Half of all EVs in the US are still sold in California, and where I live, gas is about $2.70/gallon. Anything that competes with the Model S will run on premium, so even there a base Model S is competitive with much more expensive cars. Nationwide is another story. Supply and demand will always be a factor and if an EV is equally as compelling as an ICE in the same price range, it won't be a matter of making the money back over time but of getting an immediate monthly drop in costs.

radami2 | 2017年2月21日

If anything, gas stations disappear gradually and gas gets more expensive as they are more and more rare. People drive their ice less and less because of the inconvenience and then range anxiety in their ice becomes an issue. This turn in the tables obviates the need to ban ice cars. And the state will whither away.

David N | 2017年2月21日

They will never be banned. If BEV's take off like we all think they will, eventually no one will want an ICE. The market will determine the demise of ICE.
Getting everyone to test drive a quality Electric car will take time.

KP in NPT | 2017年2月22日

As expected - automakers have already submitted a letter to their pal Scott Pruitt to "relax" fuel efficiency standards.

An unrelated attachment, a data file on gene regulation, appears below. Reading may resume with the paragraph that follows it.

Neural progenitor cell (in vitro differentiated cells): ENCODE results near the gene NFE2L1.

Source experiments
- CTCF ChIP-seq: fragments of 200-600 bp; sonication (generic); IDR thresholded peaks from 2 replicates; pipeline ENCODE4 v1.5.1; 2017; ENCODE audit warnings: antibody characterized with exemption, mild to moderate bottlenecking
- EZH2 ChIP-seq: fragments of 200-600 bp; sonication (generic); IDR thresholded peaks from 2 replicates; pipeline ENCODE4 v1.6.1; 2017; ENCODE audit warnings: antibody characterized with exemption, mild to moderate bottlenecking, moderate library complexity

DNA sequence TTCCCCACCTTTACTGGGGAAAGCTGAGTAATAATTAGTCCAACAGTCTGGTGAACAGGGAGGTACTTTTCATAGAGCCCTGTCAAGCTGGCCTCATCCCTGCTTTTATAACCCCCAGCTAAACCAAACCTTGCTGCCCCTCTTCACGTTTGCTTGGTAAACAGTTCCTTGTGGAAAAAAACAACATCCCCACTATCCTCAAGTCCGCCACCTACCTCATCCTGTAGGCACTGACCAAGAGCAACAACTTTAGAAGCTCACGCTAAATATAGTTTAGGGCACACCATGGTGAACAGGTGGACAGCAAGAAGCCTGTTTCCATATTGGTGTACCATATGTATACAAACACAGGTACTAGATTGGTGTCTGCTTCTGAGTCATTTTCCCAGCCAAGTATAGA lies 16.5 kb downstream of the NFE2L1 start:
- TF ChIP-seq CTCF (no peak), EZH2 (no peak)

https://electrek.co/2017/02/22/automakers-asked-science-denying-head-of-...

Mike83 | 2017年2月22日

The more highly civilized countries with high standards of living are in the process of eliminating gas vehicles; Norway, Netherlands, Sweden, Switzerland, etc. Also Japan, home of the Leaf. The more literate countries will move ahead, not so much the anti-science countries.

Remnant | 2017年2月22日

@Mike83 (February 22, 2017)

<< The more highly civilized countries with high standards of living are in the process of eliminating gas vehicles; ... >>

In the meantime, the "highly civilized countries" have been committing ethno-suicide, laying the foundations of the Islamization and terrorism now haunting and undermining them from within.

The elimination of ICE vehicles by decree will undermine them economically, due to the political stupidity of the social engineers who have undermined them ethnically.

Not an example to emulate, IMHO.

finman100 | 2017年2月22日

f%$k u. way to make s#$t up. God this is tiring. you have got to be kidding. go back to your hole, the rest of us know better. and shut off the Fox.

Dramsey | 2017年2月22日

"The more highly civilized countries with high standards of living are in the process of eliminating gas vehicles; Norway, Netherlands, Sweden, Switzerland, etc. Also Japan, home of the Leaf. The more literate countries will move ahead, not so much the anti-science countries."